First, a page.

For those who question the value of college in this era of soaring student debt and high unemployment, the attitudes and experiences of today’s young adults — members of the so-called Millennial generation — provide a compelling answer. A new report from Pew report found that college grads have a bigger lead on non-grads than in previous generations: "On virtually every measure of economic well-being and career attainment — from personal earnings to job satisfaction to the share employed full time — young college graduates are outperforming their peers with less education," said the report. And when today’s young adults are compared with previous generations, the disparity in economic outcomes between college graduates and those with a high school diploma or less formal schooling has never been greater in the modern era as per the Pew Research Centre survey.
The economic analysis finds that Millennial college graduates ages 25 to 32 who are working full time earn about $17,500 more annually than employed young adults holding only a high school diploma. The pay gap was significantly smaller in previous generations. College-educated Millennials also are more likely to be employed full time than their less-educated counterparts (89% vs. 82%) and significantly less likely to be unemployed (3.8% vs. 12.2%).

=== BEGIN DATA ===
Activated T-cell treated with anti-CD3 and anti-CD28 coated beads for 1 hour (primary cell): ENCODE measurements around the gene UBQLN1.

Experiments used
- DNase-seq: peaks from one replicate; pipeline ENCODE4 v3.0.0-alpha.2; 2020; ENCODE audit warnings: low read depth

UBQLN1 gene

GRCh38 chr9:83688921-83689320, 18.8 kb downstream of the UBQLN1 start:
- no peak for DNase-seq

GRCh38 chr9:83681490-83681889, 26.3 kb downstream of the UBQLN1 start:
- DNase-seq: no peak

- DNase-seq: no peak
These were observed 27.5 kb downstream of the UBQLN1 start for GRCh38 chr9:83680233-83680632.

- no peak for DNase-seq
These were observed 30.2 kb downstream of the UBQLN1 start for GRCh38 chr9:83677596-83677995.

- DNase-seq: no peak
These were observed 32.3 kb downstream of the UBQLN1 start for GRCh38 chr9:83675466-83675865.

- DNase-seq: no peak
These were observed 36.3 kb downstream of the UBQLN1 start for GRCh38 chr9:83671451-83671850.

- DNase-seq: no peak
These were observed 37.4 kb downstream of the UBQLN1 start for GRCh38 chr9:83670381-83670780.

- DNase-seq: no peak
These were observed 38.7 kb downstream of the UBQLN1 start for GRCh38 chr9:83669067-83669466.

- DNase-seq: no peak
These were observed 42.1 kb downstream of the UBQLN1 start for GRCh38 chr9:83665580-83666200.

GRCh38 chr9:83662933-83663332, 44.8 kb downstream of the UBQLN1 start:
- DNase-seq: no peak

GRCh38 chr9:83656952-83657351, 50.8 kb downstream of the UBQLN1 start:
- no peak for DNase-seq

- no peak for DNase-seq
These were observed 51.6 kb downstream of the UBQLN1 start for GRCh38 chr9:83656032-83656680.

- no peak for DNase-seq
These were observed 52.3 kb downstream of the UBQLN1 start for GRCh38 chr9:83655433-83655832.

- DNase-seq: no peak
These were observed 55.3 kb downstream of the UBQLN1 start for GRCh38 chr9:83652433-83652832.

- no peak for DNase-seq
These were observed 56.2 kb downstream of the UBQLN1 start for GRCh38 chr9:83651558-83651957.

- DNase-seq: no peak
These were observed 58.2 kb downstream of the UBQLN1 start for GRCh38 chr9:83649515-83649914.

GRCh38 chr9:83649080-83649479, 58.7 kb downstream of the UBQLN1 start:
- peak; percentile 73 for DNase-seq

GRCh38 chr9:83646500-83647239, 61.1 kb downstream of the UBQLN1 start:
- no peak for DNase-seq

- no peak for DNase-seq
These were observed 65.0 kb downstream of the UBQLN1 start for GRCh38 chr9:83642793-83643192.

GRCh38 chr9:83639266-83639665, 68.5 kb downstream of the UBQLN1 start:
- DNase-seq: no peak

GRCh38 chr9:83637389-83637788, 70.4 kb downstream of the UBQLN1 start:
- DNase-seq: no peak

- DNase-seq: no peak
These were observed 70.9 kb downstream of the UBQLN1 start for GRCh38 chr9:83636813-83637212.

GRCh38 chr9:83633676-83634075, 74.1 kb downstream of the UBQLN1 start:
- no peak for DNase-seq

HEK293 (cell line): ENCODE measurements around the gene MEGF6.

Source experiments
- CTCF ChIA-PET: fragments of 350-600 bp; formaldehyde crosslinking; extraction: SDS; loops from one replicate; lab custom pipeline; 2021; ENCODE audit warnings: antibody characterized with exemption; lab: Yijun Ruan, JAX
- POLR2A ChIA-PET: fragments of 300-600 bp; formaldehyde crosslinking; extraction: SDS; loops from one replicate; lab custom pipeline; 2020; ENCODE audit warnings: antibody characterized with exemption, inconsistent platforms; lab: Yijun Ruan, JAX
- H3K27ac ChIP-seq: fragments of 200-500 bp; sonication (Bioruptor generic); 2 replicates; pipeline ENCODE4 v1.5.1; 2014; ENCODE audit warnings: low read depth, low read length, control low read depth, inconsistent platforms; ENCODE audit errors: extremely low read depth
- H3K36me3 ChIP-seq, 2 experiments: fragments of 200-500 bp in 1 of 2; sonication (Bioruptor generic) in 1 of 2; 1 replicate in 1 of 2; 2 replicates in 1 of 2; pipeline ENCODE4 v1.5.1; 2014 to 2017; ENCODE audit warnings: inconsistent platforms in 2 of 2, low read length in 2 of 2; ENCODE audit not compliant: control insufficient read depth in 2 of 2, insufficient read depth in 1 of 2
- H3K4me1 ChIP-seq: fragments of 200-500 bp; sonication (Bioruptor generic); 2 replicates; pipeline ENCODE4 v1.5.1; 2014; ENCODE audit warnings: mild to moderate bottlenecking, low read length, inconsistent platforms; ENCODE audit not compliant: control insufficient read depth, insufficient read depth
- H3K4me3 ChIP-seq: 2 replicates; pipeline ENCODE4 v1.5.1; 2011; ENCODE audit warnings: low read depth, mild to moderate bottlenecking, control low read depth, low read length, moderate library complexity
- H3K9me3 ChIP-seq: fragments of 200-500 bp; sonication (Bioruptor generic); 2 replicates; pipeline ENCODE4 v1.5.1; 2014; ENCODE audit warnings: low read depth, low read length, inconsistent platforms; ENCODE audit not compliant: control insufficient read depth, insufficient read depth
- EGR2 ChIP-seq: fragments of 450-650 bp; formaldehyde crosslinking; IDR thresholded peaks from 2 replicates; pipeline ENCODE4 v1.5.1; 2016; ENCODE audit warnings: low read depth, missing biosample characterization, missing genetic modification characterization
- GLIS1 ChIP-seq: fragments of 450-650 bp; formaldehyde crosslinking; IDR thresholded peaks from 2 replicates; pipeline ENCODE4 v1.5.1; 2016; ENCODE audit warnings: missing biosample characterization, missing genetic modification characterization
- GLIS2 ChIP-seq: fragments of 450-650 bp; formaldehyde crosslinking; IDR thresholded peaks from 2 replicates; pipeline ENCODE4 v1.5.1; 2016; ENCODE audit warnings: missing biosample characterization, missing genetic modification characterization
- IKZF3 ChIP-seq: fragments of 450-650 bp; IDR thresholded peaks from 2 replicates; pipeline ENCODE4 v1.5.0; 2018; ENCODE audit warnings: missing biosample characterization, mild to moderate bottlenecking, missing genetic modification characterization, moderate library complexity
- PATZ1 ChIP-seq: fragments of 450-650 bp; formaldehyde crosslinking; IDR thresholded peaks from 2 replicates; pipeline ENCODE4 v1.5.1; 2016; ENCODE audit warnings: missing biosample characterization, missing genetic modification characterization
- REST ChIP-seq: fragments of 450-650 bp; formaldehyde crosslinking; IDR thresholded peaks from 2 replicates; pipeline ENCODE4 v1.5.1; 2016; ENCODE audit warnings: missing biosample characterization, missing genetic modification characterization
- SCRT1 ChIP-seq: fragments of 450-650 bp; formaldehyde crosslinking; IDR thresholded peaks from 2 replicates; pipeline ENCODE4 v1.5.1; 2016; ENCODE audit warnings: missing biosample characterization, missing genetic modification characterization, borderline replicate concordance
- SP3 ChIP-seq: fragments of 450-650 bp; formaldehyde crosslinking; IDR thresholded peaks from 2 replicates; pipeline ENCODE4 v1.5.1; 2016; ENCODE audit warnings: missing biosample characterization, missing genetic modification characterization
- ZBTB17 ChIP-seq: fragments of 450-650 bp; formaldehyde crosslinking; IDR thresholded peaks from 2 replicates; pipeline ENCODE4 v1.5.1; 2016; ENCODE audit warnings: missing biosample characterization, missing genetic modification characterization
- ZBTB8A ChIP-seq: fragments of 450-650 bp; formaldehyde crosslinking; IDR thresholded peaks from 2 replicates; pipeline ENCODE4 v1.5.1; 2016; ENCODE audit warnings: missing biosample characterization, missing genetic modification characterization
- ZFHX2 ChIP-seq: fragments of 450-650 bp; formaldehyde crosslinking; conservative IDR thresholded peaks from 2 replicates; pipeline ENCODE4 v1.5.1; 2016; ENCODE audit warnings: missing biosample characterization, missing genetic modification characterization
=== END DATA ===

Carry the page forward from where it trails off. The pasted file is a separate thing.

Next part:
Pew also noted that the income gap was significantly smaller in previous generations. Today, Millennials with only a high school diploma earn 62 percent of what the typical college graduate earns, as opposed to the typical high school graduate earned who about 77 percent of what a college graduate made previously. Today’s young adults are the best-educated generation in history and as a result are more likely to be paid more. Millennials with a bachelor’s degree earn a median income of $45,500 compared with $28,000 for a high school graduate.
One way to interpret the college edge is that young people learn stuff in college that increases their value to employers, thus enhancing earning power and satisfaction. But even if people learned nothing useful in college, employers might still prefer college graduates. Why? Because they do not have the time or energy to evaluate each applicant on their individual merit; so grad/no-grad becomes a convenient sorting mechanism.
A cynic might say that the right play is to go to college even if you have no interest in getting a college education. That is probably true for some young people, but not all. Someone who really is not cut out for college is not going to get the same leg up from it. Strong people own barbells, but buying barbells would not make you strong.